Colectivo’s Journey from Small Roaster to Midwest Café Brand


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[C]olectivo Coffee Roasters celebrated its 25th birthday in September 2018. In 1993, founders Lincoln Fowler, Ward Fowler, and Paul Miller started a small roasting business in the basement of a Milwaukee warehouse. From there, the company grew to a second location, and then became a retail brand. Today, the company has 13 cafés in Milwaukee, three in Madison, and will soon have five in Chicago.

Colectivo has only been in Chicago for a little more than a year, but the company has had its eye on the city for much longer.

“When we went into Madison, we went with the intention of gearing up to go into Chicago,” says Scott Schwebel, vice president of brand marketing and retail at Colectivo. “In Madison, we learned how to manage our brand offsite and how to maintain culture, quality, and café experience outside of our home market.”

Here’s how Colectivo built and continues to expand its brand.

Colectivo’s Logan Square location.

Defining the Colectivo Brand

Schwebel is instrumental in bringing the Colectivo brand to life. In his role with the company for eight years, he oversees real estate acquisition and café design work.

“No two cafés are alike,” he says. “Our brand is more of a feeling.”

That feeling is evoked by characteristics like indoor and outdoor space and handcrafted features.

“We like building things,” says Schwebel. “We build the tables, the light fixtures, the cabinets. None of this comes out of the cut-and-paste book.”

The collaborative design process, led by a husband-and-wife artisan team, aims to reflect each different location and the Colectivo brand. Beyond the feel of each individual café, Colectivo’s flavors play a central role in branding.

“Coffee is the epicenter of our brand, but we have always believed that there are things that go along with it and create a better, more inclusive experience for our customers,” says Schwebel.

With that in mind, Colectivo’s cafés serve fresh bakery goods made from scratch by its sister brand, Troubadour Bakery.

The menu at Colectivo includes seasonal pastries.

Coming to Chicago

Colectivo spent more than three years planning its entrance into the Chicago market. During that time, Schwebel made trips to the city building relationships and getting to know the neighborhoods.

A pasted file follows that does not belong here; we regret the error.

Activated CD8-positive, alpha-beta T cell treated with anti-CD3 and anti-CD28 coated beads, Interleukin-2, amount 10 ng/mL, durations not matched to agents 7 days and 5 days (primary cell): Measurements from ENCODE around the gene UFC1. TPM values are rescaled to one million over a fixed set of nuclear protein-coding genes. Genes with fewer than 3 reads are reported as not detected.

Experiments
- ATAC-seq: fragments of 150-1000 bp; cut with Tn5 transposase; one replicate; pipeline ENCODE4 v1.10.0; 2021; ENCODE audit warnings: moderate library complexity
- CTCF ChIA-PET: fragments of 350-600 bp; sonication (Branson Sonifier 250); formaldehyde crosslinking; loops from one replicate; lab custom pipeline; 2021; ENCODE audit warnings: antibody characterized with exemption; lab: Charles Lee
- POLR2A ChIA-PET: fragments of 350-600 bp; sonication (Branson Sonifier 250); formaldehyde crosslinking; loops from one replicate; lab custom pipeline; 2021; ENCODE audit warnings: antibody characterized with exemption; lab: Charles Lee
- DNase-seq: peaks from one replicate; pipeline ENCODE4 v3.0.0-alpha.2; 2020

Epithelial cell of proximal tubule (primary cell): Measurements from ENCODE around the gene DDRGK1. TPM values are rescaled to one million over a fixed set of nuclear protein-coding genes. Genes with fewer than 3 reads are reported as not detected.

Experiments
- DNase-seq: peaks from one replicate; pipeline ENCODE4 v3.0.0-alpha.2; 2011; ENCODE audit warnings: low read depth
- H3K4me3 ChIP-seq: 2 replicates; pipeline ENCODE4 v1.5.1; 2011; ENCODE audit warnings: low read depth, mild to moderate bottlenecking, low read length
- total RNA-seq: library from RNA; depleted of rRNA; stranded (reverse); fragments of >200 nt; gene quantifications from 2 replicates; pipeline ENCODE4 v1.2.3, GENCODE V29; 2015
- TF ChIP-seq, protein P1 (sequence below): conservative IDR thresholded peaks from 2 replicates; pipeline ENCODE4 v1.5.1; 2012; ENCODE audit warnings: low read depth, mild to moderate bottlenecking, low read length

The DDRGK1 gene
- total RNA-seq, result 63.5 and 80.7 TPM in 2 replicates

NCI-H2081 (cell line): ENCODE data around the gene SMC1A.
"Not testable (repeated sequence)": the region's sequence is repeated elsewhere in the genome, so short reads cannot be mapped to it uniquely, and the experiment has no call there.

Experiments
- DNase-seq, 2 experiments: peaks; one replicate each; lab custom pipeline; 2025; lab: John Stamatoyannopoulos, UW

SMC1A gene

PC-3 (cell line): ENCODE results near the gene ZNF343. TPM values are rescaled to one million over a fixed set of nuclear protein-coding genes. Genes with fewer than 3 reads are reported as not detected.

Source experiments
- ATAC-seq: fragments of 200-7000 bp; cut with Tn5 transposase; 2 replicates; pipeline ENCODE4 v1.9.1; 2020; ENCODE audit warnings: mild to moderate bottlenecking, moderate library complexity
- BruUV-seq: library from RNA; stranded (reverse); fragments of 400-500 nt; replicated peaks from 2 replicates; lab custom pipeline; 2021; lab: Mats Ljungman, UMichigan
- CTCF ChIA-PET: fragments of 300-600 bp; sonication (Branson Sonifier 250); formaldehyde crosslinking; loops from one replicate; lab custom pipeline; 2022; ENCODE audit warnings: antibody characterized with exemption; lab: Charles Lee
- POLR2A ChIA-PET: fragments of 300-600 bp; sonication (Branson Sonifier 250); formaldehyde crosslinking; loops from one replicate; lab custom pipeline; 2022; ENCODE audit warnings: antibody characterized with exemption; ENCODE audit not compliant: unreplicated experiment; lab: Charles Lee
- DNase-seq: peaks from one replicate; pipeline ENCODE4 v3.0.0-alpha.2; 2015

“Chicago is a world-class city full of talent,” he says. “We wanted to come here to be exposed to world-class competition and get better as an organization.”

When the company was ready, Lincoln Park became the first of its Chicago cafés, born from a vacant but historic storefront. A neglected corner near a parking lot in disrepair may not have seemed like much, but Colectivo saw its potential.

Lincoln Park’s patio

“We saw a way to turn the corner on in a dead space of a Chicago neighborhood,” says Schwebel.

It took about a year to get the space fully planned and permitted, but the choice paid off. The Lincoln Park location sparked plans for more Chicago locations.

Next, Colectivo headed to Logan Square, a Chicago neighborhood known and revered for its coffee. The café—a new construction project—is located on Milwaukee Avenue, one of the neighborhood’s major streets, more toward the eastern half of the neighborhood.

“Here, we intentionally chose a more transitional space between a lot of development that is happening in the neighborhood,” says Schwebel. “There’s a ton of gentrification happening to the east of us and the area west of us is much more established.”

Colectivo’s Andersonville location opened in September 2018. The café, located in a brown brick building, is designed to have a cozy, neighborhood aesthetic.

“Andersonville is hyper-local and fiercely independent,” says Schwebel. “It gave us a chance to build a truly neighborhood café.”

Pastries at the Andersonville location.

The company’s fourth Chicago-area location actually leaves the city for the suburbs. Evanston, just a few miles north of the city, is home to another Colectivo café on the corner. This time, the company renovated and reimagined a space originally used as a soda fountain building. The project embraces the height of the building’s original façade, while adding its own touches of glass and warm wood.

Evanston location façade

Wicker Park is Colectivo’s most recent foray into the Chicago market. This café, set to open in early spring of 2019, will also be home to the company’s Chicago training facility.

“Getting to this point really allows us to operate like a local business,” says Schwebel.

Like its other locations, the Wicker Park space will embrace Colectivo’s branding with a unique twist. In this case, the café has an “alley-style” entryway.

“The café will offer our familiar experiences of blurring the line between inside and out, letting our business and customers engage with the sidewalk,” he says.

Other features of the space will include “an urban garden with a transition room between the sidewalk and inside of café, a second level overlooking both the training and community rooms, a fireplace, and communal table all next to an alley,” according to Schwebel.

The Coffee

All of Colectivo’s coffee is roasted right at its River West location in Milwaukee and delivered fresh to its other café locations each night. The River West roasting space, custom designed by founders Lincoln and Ward, uses vintage Probat equipment. The coffee roasted there is sourced from all over the world, thanks to Colectivo’s carefully curated, direct relationships with growers.

Colectivo has come a long way from its Milwaukee roots, but its branding has evolved and endured to find a home in Chicago’s passionate coffee scene.

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Carrie Pallardy

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